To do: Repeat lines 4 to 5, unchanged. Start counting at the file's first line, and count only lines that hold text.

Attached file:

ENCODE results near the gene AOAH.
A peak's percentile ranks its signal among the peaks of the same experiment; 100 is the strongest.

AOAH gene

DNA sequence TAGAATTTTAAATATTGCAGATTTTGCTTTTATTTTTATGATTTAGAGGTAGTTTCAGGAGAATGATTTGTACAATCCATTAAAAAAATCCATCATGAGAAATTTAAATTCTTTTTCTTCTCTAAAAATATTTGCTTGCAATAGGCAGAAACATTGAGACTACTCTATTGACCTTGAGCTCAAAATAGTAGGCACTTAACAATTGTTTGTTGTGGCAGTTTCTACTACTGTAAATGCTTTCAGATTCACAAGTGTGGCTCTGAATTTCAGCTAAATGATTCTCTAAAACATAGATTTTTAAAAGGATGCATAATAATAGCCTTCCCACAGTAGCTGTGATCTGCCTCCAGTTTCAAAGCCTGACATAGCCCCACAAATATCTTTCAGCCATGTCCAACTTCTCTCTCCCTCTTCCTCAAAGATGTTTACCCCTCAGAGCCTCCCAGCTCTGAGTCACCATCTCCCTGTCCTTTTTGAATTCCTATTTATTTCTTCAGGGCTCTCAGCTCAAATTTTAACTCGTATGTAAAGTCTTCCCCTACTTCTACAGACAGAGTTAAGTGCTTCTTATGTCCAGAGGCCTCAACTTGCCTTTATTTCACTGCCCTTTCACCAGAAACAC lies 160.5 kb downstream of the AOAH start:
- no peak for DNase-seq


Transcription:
DNA sequence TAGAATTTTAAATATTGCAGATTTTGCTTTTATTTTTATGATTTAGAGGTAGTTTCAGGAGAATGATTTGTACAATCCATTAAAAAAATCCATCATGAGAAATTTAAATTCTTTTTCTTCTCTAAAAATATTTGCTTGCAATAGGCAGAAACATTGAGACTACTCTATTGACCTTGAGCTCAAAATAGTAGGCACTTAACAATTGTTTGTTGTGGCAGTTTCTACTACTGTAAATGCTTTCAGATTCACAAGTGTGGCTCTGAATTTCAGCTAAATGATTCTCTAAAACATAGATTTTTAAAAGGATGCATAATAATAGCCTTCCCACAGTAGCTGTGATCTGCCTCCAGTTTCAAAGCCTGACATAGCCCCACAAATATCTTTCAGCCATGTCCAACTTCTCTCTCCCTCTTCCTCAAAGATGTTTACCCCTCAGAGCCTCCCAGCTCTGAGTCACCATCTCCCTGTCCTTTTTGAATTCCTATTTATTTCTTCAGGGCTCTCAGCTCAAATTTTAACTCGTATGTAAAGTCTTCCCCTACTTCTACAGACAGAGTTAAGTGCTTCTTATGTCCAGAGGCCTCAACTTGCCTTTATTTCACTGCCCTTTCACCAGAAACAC lies 160.5 kb downstream of the AOAH start:
- no peak for DNase-seq